- Five major cosmetic categories — face cream, foundation, mascara, blush/bronzer and lipstick — contain at least one high risk commodity, according to an analysis by Verisk Maplecroft. The commodities are scored based on their environmental, social and governance (ESG) risk.
- About 30% of ingredients used in common cosmetic products come from mined or agricultural commodities.
- Consumer demand for natural ingredients in cosmetics and transparency into sourcing creates challenges for procurement departments to identify and manage risk in a variety of ingredients.
Many businesses have added more natural ingredients in response to consumer interest in non-synthetic products, allowing brands to add the coveted word "natural" to their packaging.
But "companies that increase the proportion of natural ingredients in their cosmetics could be opening a Pandora’s box of risk," Verisk Maplecroft stated in its analysis, with many ingredients linked to poor labor conditions and environmental practices.
Vanilla, for example, is a common ingredient in lipstick, but it carries high risk. Despite the price of vanilla skyrocketing in the last five years, farmers in Madagascar receive as little as 5% returns on the crops they produce. The commodity is also linked to child labor.
Cocoa, commonly used in the form of cocoa butter in blush and bronzer, is frequently linked to child labor in Cote d'Ivoire, which is the world's leading producer of cocoa. Multinational corporations have joined efforts to improve the cocoa supply chain, although they've had little impact on improving child labor issues and low wages for farmers.
Several ingredients are derived from mines, including zinc, tin and copper, all of which Verisk Maplecroft classifies as high risk.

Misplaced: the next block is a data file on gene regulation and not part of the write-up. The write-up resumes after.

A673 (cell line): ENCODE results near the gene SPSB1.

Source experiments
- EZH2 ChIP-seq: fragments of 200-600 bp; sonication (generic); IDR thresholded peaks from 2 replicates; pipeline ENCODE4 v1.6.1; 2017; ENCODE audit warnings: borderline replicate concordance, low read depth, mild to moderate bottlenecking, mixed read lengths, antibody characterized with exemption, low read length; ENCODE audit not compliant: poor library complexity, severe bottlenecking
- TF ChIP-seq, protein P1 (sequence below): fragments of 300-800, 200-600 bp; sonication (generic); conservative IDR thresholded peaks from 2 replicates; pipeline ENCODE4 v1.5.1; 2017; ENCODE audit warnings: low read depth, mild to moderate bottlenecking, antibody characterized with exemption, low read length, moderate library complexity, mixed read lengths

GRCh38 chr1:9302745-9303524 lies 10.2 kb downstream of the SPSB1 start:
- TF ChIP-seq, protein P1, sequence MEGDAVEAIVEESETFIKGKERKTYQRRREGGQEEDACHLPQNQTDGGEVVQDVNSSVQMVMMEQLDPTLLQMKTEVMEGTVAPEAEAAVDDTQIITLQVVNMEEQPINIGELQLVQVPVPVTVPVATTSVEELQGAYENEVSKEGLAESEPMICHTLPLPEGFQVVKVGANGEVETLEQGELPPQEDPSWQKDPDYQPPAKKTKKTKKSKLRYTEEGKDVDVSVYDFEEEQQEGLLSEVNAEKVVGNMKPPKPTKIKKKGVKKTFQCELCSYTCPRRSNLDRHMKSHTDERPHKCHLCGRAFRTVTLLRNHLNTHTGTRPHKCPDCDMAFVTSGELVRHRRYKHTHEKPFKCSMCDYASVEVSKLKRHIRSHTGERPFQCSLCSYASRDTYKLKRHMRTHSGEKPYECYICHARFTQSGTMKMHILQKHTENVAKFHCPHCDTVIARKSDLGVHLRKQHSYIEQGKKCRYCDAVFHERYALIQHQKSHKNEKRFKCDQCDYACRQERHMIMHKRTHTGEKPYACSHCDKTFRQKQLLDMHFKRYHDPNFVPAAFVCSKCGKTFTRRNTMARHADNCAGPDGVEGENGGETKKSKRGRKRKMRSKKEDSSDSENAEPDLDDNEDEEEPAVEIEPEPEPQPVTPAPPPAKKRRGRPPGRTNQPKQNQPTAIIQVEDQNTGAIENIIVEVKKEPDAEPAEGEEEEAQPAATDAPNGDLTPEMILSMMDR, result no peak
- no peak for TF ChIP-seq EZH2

With reports and documentaries bringing risks to light, consumers demand not only natural products, but visibility into the origins of those products.
But to provide that transparency, companies must first "dig into the depths of their extensive and complex supply chains" to achieve visibility, which has proven challenging for many procurement managers.
Cosmetics company Lush committed to remove all mica from its supply chain, and while it was able to stop using the mineral directly, "it was unable to guarantee that the mica in many pigments supplied by third parties had no association with child labor," the analysis said. Its solution was to switch to using only synthetic mica in its products.
The tradeoff of synthetic goods, however, is not only the inability to brand products as natural, but the impact on small communities relying on commodity production to support themselves.
"Abandoning the use of key commodities altogether is not always possible or practical, and could also deprive stakeholders of their livelihoods in developing economies," the analysis said.